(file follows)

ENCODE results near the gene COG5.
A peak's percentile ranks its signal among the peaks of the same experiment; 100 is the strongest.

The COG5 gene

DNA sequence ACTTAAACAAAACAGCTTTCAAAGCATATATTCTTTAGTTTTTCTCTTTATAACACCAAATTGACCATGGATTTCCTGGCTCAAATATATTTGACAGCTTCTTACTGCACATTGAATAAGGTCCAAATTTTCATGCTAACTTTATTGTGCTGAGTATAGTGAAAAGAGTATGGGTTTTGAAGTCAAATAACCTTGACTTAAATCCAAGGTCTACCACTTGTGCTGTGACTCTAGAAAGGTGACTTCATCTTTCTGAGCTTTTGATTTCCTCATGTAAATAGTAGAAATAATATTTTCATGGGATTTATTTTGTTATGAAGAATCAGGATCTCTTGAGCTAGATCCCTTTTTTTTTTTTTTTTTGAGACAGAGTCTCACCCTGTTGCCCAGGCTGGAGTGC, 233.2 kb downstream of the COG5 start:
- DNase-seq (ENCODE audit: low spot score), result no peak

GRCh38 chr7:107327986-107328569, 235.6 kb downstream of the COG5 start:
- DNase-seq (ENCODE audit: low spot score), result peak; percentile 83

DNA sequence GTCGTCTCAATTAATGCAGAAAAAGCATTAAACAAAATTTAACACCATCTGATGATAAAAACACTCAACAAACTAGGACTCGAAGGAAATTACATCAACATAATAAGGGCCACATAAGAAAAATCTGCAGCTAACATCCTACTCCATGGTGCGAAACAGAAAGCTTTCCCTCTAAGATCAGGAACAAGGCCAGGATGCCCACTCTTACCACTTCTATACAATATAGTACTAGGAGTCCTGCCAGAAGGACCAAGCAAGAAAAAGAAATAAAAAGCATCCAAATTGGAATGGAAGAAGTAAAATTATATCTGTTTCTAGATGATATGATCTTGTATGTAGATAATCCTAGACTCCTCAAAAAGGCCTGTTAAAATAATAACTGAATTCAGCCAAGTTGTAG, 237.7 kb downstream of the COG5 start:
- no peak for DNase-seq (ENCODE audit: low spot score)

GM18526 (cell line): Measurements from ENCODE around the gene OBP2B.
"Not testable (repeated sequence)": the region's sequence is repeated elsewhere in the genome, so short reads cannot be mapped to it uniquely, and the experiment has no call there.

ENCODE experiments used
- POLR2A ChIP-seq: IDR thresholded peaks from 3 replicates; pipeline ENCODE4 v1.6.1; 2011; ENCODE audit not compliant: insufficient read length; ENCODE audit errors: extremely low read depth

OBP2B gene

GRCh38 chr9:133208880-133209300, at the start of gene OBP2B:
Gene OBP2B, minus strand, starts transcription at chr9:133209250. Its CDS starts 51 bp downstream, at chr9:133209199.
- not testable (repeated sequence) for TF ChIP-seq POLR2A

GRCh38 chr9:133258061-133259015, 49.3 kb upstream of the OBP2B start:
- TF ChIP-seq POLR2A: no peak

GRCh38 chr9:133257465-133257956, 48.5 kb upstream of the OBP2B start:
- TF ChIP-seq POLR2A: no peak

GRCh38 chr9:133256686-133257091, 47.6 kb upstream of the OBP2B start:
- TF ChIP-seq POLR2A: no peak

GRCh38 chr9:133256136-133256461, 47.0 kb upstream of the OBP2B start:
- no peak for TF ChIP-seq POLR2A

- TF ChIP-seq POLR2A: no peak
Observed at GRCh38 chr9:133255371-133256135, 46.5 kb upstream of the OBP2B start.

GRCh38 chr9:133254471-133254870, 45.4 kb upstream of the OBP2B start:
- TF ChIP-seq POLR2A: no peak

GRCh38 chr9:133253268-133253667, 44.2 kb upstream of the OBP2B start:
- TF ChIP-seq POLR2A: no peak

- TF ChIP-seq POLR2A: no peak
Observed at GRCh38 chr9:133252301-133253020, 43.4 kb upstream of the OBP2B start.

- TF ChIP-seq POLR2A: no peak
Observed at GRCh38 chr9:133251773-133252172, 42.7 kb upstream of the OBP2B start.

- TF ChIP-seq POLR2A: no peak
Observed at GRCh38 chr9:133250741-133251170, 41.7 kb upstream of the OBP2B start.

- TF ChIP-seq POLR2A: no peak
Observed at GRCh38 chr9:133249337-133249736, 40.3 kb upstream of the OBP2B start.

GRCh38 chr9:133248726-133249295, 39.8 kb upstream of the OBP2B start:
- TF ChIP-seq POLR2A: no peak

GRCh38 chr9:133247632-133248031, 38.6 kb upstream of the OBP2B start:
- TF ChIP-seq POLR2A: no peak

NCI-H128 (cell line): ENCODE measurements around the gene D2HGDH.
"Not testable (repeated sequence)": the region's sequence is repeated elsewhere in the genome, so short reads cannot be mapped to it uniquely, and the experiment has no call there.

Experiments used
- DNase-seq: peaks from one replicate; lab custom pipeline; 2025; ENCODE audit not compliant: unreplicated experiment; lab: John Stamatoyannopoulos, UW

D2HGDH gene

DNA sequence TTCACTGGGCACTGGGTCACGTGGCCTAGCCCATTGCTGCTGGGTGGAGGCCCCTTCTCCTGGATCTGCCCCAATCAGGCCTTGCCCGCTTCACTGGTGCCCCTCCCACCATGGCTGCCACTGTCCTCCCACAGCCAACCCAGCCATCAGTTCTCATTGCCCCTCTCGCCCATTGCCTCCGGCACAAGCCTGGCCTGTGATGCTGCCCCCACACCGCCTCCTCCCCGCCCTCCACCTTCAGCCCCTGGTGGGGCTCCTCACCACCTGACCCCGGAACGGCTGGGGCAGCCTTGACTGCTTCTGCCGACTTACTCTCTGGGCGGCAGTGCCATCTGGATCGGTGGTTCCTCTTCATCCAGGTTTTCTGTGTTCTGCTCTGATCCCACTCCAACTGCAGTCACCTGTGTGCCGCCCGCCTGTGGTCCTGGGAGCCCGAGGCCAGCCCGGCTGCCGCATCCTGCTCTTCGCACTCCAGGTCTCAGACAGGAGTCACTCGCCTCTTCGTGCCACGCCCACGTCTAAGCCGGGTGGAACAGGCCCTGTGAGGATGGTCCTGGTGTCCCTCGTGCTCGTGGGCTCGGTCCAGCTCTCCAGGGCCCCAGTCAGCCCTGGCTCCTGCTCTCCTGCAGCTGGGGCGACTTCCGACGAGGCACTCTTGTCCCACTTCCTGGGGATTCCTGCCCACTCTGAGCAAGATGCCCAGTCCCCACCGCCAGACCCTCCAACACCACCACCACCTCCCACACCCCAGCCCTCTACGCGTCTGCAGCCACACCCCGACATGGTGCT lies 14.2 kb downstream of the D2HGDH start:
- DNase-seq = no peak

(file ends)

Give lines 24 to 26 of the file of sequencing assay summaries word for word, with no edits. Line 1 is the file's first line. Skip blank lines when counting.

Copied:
GRCh38 chr9:133256136-133256461, 47.0 kb upstream of the OBP2B start:
- no peak for TF ChIP-seq POLR2A

- TF ChIP-seq POLR2A: no peak